Pants are by far the funniest article of clothing to have gender associations. For obvious reasons, pink and purple pants are reserved for girls. However, basic black and grey pants are still labeled as boy pants–unless you throw some ruffles on them.
Jeans work in a similar way.
Anyway, building a full wardrobe for our unknown-gendered baby has proven to be a challenge. I’ve been buying quite a few boy clothes that I feel are basic enough to pass as girl clothes. Don’t worry though, I have a plan to make any boy outfit into a girl outfit–hair bows!
But let’s face it, people don’t really pay attention to what a baby is wearing and give the baby whatever gender they want.
I enjoy sending Christmas cards. I’ve mentioned this before, but I find it a nice way to show people that while I’m not consistently in contact with them, I still think about them. However, there can be no denying that mailing Christmas cards can add additional costs to the already expensive holiday season.
Over the last couple of years I’ve started to develop a system to decrease the cost of sending Christmas cards. Keep in mind that I’m talking about mailing hard copies, not using an electronic version. I know some people prefer to save money this way. However, I know how much I like getting real mail (you know, something besides bills and credit card offers), so I try to continue to send out physical copies of Christmas cards. If you don’t like getting personal letters in the mail, please let me know and I’ll cross you off my list. :p
Anyway, here is how I try to cut costs during Christmas card season:
Buy cards 11 months early: Have you noticed how cheap Christmas supplies are after Christmas? The weeks following December 25 is a great time to stock up on Christmas trimmings that aren’t perishable. Either you can buy your cards for next Christmas or you can procrastinate and send your annual card after Christmas. Either way, you can easily cut the cost of cards in half! The cost of an individual card can be as low as $0.16.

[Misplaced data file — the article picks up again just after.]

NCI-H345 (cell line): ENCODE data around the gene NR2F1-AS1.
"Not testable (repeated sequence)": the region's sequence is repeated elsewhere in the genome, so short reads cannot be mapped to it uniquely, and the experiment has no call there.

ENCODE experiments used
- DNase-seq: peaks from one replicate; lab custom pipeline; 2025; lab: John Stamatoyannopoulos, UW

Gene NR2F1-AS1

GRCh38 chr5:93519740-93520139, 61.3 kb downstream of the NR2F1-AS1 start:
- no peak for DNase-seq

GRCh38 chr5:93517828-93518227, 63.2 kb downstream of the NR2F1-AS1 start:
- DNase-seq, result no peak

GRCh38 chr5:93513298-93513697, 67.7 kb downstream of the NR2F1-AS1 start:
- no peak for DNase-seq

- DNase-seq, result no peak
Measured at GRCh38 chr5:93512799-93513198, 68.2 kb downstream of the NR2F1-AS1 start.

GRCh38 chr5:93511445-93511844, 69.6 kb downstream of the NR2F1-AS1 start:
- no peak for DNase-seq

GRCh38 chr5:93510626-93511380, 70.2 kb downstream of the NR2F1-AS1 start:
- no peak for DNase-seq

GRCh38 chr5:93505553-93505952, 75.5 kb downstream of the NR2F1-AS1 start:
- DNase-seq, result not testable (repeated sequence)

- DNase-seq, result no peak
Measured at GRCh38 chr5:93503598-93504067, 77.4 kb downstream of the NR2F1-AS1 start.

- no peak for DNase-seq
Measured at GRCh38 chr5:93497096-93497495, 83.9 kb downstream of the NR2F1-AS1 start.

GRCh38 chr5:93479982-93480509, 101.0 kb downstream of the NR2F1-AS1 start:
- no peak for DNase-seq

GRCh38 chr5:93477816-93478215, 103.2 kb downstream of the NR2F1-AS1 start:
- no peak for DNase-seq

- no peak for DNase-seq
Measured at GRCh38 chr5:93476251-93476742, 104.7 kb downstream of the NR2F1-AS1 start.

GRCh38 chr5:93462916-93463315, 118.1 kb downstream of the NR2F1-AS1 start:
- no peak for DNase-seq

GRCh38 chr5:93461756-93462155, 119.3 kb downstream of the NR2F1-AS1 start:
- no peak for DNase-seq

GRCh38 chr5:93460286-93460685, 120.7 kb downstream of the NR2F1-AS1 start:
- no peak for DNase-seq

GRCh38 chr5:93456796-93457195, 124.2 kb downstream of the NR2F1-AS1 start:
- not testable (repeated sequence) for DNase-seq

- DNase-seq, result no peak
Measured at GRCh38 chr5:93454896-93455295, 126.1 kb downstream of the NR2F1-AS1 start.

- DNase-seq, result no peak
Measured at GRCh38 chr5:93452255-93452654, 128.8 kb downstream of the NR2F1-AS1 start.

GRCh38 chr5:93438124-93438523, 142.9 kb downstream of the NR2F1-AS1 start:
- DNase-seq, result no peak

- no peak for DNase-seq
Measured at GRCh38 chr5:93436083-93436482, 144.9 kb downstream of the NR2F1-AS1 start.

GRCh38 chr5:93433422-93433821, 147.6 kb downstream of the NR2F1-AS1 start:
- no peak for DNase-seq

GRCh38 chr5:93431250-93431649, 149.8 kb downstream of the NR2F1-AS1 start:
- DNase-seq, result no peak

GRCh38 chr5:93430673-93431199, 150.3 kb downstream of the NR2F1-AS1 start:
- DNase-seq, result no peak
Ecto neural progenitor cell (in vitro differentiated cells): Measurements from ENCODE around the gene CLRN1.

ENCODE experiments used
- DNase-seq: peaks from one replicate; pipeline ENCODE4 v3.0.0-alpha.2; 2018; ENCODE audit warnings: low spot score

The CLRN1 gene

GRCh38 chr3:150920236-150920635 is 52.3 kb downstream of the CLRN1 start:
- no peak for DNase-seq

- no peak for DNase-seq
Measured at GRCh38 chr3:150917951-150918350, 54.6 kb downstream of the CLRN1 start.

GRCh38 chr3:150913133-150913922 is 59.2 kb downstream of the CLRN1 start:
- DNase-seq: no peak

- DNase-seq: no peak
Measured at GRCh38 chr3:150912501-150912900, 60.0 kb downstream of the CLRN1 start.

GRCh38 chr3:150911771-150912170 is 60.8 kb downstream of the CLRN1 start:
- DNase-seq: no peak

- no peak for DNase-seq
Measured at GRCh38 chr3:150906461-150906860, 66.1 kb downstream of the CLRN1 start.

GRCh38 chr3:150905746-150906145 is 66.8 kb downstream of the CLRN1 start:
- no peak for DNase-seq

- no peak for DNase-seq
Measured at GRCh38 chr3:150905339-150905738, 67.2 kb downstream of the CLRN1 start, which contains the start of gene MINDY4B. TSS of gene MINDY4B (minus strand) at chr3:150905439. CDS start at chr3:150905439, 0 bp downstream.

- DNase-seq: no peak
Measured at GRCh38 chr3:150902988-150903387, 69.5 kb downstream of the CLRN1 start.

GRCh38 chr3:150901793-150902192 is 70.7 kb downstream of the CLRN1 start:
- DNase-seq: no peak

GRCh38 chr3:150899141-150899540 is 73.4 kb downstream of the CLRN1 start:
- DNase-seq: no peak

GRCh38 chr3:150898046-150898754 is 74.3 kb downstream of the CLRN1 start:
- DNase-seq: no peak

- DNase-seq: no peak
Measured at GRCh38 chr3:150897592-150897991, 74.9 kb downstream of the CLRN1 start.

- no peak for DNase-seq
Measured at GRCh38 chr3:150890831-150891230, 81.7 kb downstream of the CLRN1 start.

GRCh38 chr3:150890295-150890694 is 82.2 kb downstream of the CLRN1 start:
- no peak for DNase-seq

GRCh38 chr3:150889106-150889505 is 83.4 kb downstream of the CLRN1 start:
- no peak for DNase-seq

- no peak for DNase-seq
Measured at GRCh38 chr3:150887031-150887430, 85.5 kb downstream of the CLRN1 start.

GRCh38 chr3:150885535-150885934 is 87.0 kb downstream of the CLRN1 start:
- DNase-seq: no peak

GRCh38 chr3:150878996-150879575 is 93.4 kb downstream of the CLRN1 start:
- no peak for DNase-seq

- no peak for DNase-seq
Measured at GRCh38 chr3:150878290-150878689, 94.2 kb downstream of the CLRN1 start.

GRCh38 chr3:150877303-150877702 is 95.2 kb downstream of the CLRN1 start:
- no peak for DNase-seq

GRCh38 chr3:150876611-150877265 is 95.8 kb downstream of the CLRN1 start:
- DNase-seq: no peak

Order basic prints for photos: I got this idea from my mother. Every year my mom would line my brother, sister, and me up around Thanksgiving, took our picture several times, and ordered multiples of the best one. This has only become more cost effective with digital cameras. For my Christmas card, I simply find a decent picture of my husband and me from the past year and order my prints. Since prints typically cost $0.09-$0.15 apiece, this helps keep costs down. This year I found a coupon for 50 free prints off from Shutterfly.com, so my cost for prints came out to be $0.12 apiece–most of that cost was for shipping.
Keep the newsletter simple: One of my favorite parts about receiving Christmas cards are the newsletters–I love catching up on what people have been doing over the past year! However, I care more about the content than how the newsletter looks. Consequently, I print our 1 page, black and white newsletter on plain paper at home. I’m not sure how much this adds to the total cost, but I figure if my husband is starting to print entire books with our printer (long story), I can print 60 copies of our newsletter. I estimate it costs about $0.10 apiece.
Plan ahead and save up for stamps: Whenever we get an ad from USPS, I secretly hope that it’s a coupon for discounted stamps. Since this has yet to happen, I try to spread out the cost of buying stamps over a couple of months. This way spending $30 on stamps doesn’t seem like an unexpected blow to our budget. Still, stamps are the most expensive aspect of Christmas cards, costing about $0.50 apiece.
With these techniques, I’ve found that I’m able to send out Christmas cards for about $0.88 apiece. That’s not too shabby considering the number of things you can get for less than $1.00!
How do you save money on Christmas cards?
The “Why Do Today?” saga continues!
I got my first printer when I bought my computer in 2006. It was a simple model without any fancy features. It was AWESOME! I printed numerous English papers and hundreds of pages of readings off of it in college. My husband and I continued to use the printer after we got married. I don’t think I could have chosen a better printer.
In the summer of 2012, my husband and I decided it was time to get a new computer before my trust desktop from my college days had a chance to die (that computer was a good purchase as well). We also decided we should replace our printer when we got a new computer. It sounded like a good plan, but we never bought a computer that summer.
This past February, we finally pulled ourselves together and purchased a laptop. “Great,” we said, “Now we can get a new printer!” Weeks passed, we didn’t buy a new printer.